x close
Nothing to display...
9 min read

Does product marketing deserve a new name?

Membership content

My name's Isabella Dumont, I'm the SVP of Marketing Engagement at Cowbell Cyber.

I want to talk to you about something near and dear to my heart: product marketing. But what is product marketing? And is that really the best name for it?

I'm going to focusing discussion points, such as:

But first, a bit about me and my background.

My background and mission

I've been in the Valley for about 25 years, and I have a wealth of hands-on experience in launching and scaling disruptive companies.

I started my career in pre-sales and customer success and rapidly moved into marketing by way of product marketing.

As a product marketer, I'm keen to make sure that all the great technologies our company develops are understood by our customers.

Most of the time, you feel that the customer only gets a sliver of the product’s full capabilities. That's what I'm passionate about - making sure that the customer understands all aspects of your product and maximizes their use of it.

I've put this mission into practice in large companies like Oracle, and in startups across a variety of segments.

So while a lot of what I’m going to share with you today will be especially relevant for enterprise software, it cuts across other markets as well.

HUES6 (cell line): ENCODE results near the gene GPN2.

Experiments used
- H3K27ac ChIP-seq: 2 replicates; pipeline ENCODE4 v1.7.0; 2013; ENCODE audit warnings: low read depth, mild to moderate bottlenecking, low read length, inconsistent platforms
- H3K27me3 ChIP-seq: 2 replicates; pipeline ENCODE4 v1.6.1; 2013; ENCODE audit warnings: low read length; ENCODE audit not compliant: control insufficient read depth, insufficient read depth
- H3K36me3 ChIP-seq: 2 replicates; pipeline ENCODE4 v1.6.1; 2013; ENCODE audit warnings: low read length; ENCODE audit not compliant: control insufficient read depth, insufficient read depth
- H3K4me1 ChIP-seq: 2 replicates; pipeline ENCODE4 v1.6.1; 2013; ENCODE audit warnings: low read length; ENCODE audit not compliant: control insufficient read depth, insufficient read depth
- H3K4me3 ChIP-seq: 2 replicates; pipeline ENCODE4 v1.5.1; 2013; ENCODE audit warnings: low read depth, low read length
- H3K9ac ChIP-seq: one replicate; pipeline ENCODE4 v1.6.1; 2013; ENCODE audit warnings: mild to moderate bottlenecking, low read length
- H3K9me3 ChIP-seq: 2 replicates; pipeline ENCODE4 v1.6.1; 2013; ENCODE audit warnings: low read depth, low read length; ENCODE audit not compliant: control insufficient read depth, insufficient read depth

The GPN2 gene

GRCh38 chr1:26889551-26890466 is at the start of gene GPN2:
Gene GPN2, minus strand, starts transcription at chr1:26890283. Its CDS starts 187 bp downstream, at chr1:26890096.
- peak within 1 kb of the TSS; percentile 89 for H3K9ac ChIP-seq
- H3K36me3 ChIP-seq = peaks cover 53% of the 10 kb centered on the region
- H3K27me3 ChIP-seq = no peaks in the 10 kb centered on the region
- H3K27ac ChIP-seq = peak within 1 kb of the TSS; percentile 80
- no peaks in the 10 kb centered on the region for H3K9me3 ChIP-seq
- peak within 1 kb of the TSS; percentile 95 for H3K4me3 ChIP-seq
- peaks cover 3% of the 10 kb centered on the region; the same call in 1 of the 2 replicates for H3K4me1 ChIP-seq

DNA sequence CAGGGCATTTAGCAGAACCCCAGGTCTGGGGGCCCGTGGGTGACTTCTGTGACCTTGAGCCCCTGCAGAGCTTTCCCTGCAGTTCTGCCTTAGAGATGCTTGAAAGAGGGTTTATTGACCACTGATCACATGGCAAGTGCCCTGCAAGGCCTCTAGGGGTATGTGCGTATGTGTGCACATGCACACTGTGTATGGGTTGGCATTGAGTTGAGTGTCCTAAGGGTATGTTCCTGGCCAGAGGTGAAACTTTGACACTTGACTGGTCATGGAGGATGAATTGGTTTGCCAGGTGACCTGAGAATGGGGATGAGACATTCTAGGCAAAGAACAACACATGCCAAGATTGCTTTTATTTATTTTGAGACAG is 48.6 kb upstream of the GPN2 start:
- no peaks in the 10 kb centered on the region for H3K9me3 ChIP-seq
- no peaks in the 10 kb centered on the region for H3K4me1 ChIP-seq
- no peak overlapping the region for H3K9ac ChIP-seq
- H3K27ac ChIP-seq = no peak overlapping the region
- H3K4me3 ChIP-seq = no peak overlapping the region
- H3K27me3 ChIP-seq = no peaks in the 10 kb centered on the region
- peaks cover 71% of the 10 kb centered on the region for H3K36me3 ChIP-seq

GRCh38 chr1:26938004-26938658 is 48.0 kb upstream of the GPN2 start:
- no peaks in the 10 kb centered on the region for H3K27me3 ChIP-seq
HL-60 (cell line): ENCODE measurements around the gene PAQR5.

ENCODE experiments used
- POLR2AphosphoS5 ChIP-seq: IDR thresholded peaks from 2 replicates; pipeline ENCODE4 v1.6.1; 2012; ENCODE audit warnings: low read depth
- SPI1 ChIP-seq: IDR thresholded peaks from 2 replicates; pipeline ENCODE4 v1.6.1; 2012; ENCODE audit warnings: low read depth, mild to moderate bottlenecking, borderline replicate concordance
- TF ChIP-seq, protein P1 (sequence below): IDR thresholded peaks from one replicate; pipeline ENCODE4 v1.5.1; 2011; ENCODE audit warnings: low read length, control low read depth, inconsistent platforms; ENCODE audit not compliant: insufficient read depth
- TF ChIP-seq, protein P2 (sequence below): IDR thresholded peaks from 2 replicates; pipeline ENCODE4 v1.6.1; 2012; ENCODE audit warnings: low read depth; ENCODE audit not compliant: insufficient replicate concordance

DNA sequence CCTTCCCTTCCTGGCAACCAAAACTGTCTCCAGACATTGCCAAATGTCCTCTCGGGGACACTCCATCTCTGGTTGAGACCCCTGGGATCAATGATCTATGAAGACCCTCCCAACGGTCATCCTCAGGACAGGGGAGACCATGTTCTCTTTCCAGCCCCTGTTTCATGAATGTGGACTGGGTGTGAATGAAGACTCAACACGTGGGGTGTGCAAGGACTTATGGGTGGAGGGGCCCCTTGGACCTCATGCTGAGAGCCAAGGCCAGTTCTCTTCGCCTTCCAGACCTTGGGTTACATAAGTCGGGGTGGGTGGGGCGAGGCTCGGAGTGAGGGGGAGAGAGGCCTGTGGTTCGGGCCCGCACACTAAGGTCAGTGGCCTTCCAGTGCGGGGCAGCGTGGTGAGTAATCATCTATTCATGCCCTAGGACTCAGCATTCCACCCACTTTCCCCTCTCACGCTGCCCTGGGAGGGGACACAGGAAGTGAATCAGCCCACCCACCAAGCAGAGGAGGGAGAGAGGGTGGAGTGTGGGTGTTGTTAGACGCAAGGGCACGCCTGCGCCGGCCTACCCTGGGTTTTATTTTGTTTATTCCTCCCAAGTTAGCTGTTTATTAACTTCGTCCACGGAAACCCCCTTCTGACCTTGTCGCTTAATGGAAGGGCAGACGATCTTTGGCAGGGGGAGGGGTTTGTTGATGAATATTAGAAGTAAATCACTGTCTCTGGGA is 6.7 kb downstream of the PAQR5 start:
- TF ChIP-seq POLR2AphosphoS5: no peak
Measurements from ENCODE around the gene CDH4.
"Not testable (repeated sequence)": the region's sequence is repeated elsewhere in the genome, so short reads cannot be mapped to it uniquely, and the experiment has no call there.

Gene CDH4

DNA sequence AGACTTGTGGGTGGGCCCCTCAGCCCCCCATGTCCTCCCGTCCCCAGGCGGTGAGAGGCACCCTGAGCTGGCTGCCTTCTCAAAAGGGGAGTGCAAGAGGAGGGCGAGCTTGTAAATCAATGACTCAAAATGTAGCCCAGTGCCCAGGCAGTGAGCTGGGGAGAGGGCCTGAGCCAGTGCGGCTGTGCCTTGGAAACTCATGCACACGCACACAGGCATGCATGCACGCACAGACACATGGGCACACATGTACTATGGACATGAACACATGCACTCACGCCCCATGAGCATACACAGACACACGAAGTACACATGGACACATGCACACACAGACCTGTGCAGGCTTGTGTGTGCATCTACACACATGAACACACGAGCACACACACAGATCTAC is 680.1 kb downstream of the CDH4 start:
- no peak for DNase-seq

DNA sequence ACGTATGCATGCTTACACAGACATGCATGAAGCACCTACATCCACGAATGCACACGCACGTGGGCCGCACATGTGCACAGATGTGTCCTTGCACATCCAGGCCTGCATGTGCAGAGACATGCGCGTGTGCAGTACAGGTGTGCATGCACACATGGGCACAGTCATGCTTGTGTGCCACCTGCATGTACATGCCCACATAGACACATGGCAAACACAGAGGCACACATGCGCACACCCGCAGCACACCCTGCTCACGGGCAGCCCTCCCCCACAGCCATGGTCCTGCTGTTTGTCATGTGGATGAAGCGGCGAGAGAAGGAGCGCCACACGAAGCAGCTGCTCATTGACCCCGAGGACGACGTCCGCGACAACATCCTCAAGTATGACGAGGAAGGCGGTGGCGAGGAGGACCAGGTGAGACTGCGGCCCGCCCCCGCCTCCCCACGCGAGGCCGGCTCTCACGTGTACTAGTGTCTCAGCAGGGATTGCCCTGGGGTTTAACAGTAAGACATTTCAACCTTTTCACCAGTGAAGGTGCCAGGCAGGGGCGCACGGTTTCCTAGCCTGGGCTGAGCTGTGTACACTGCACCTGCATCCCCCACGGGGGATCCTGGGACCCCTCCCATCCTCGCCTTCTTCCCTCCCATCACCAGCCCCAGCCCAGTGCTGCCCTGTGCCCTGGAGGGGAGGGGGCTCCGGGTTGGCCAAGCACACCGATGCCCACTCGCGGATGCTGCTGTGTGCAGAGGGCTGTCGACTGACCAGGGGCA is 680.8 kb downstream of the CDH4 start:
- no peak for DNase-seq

Is 'product marketing' the right term?

I’ve often asked myself whether product marketing is the best name for our field. I wear so many different hats, that I start to wonder whether I'm still doing product marketing. I'm talking to reporters, spending my time with sales, and working on product demos – I’m not sure what team I’m not.

In truth, I don't have an answer to this question yet, but I can give you some clues on how to think about it.

When you hear how people describe the role of a product marketer, it covers so much ground, from sales enablement to content creation, to content marketing, customer problems, segmentation, Go-to-Market.

Some days you look at all this, and you're like, “Am I superhuman?”

A lot of my colleagues in product, and product management specifically, have a hard time understanding why we need product marketing. They feel that their team knows everything about the product, especially if it’s very technical.

They're often called to present to customers the more complex aspects of the product, so why do we need product marketing on top of that?

My first reaction to this confusion about the role of product marketing was to go to the same place everybody goes – Google. The first picture that comes up when you search product marketing is a Venn diagram with product marketing at the intersection of product, marketing, and sales.

So is product marketing a separate role, or does it belong to one of these functions?

Venn diagram outlining the intersection of product, marketing, and sales.

Bridging the gap between product and customer

To me, this definition was almost more confusing because, according to the diagram, product marketing dabbles in three different functions but it's not a role in itself.

I totally agree that in product marketing there's a strong product component, a strong sales component, and there's obviously a marketing component. But I feel like one thing’s missing from this picture: where’s the customer?